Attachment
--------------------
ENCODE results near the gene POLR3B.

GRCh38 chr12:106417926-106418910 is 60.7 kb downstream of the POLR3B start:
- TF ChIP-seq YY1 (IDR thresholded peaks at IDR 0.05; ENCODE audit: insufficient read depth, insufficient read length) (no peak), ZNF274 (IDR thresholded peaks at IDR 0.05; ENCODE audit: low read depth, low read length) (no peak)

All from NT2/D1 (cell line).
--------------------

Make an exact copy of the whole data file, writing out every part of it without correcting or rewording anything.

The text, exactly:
ENCODE results near the gene POLR3B.

GRCh38 chr12:106417926-106418910 is 60.7 kb downstream of the POLR3B start:
- TF ChIP-seq YY1 (IDR thresholded peaks at IDR 0.05; ENCODE audit: insufficient read depth, insufficient read length) (no peak), ZNF274 (IDR thresholded peaks at IDR 0.05; ENCODE audit: low read depth, low read length) (no peak)

All from NT2/D1 (cell line).